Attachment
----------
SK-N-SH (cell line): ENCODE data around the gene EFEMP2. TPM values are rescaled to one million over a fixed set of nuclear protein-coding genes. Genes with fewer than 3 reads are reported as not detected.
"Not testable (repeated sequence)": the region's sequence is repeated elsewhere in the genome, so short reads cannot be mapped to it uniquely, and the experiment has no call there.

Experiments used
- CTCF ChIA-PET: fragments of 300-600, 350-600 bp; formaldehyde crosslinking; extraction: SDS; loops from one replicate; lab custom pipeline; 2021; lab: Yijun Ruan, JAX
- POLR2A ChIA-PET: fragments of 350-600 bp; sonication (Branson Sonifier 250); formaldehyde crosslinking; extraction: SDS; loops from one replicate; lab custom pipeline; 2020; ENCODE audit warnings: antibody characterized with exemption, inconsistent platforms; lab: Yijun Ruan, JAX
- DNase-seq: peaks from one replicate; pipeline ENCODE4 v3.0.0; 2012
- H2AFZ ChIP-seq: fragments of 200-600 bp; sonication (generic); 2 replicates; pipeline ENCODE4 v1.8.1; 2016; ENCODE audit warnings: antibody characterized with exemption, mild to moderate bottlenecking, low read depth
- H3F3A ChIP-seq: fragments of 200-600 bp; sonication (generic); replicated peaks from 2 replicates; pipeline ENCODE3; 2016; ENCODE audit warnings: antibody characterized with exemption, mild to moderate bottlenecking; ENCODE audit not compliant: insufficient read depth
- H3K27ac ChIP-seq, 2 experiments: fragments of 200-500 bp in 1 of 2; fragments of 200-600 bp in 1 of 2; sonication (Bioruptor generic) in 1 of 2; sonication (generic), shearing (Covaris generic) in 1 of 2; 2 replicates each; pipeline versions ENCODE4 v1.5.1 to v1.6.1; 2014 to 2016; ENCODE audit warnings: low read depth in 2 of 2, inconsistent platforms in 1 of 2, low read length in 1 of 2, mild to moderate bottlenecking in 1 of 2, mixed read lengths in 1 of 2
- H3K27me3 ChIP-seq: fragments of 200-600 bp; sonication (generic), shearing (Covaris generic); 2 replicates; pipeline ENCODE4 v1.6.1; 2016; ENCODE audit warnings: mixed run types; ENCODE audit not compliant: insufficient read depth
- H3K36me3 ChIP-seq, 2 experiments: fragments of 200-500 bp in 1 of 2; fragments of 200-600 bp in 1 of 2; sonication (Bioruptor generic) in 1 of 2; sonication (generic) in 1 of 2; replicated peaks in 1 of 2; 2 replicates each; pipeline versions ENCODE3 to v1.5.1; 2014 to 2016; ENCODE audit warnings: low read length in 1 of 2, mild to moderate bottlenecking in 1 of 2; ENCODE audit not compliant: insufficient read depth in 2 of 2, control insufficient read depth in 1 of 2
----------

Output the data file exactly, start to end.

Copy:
SK-N-SH (cell line): ENCODE data around the gene EFEMP2. TPM values are rescaled to one million over a fixed set of nuclear protein-coding genes. Genes with fewer than 3 reads are reported as not detected.
"Not testable (repeated sequence)": the region's sequence is repeated elsewhere in the genome, so short reads cannot be mapped to it uniquely, and the experiment has no call there.

Experiments used
- CTCF ChIA-PET: fragments of 300-600, 350-600 bp; formaldehyde crosslinking; extraction: SDS; loops from one replicate; lab custom pipeline; 2021; lab: Yijun Ruan, JAX
- POLR2A ChIA-PET: fragments of 350-600 bp; sonication (Branson Sonifier 250); formaldehyde crosslinking; extraction: SDS; loops from one replicate; lab custom pipeline; 2020; ENCODE audit warnings: antibody characterized with exemption, inconsistent platforms; lab: Yijun Ruan, JAX
- DNase-seq: peaks from one replicate; pipeline ENCODE4 v3.0.0; 2012
- H2AFZ ChIP-seq: fragments of 200-600 bp; sonication (generic); 2 replicates; pipeline ENCODE4 v1.8.1; 2016; ENCODE audit warnings: antibody characterized with exemption, mild to moderate bottlenecking, low read depth
- H3F3A ChIP-seq: fragments of 200-600 bp; sonication (generic); replicated peaks from 2 replicates; pipeline ENCODE3; 2016; ENCODE audit warnings: antibody characterized with exemption, mild to moderate bottlenecking; ENCODE audit not compliant: insufficient read depth
- H3K27ac ChIP-seq, 2 experiments: fragments of 200-500 bp in 1 of 2; fragments of 200-600 bp in 1 of 2; sonication (Bioruptor generic) in 1 of 2; sonication (generic), shearing (Covaris generic) in 1 of 2; 2 replicates each; pipeline versions ENCODE4 v1.5.1 to v1.6.1; 2014 to 2016; ENCODE audit warnings: low read depth in 2 of 2, inconsistent platforms in 1 of 2, low read length in 1 of 2, mild to moderate bottlenecking in 1 of 2, mixed read lengths in 1 of 2
- H3K27me3 ChIP-seq: fragments of 200-600 bp; sonication (generic), shearing (Covaris generic); 2 replicates; pipeline ENCODE4 v1.6.1; 2016; ENCODE audit warnings: mixed run types; ENCODE audit not compliant: insufficient read depth
- H3K36me3 ChIP-seq, 2 experiments: fragments of 200-500 bp in 1 of 2; fragments of 200-600 bp in 1 of 2; sonication (Bioruptor generic) in 1 of 2; sonication (generic) in 1 of 2; replicated peaks in 1 of 2; 2 replicates each; pipeline versions ENCODE3 to v1.5.1; 2014 to 2016; ENCODE audit warnings: low read length in 1 of 2, mild to moderate bottlenecking in 1 of 2; ENCODE audit not compliant: insufficient read depth in 2 of 2, control insufficient read depth in 1 of 2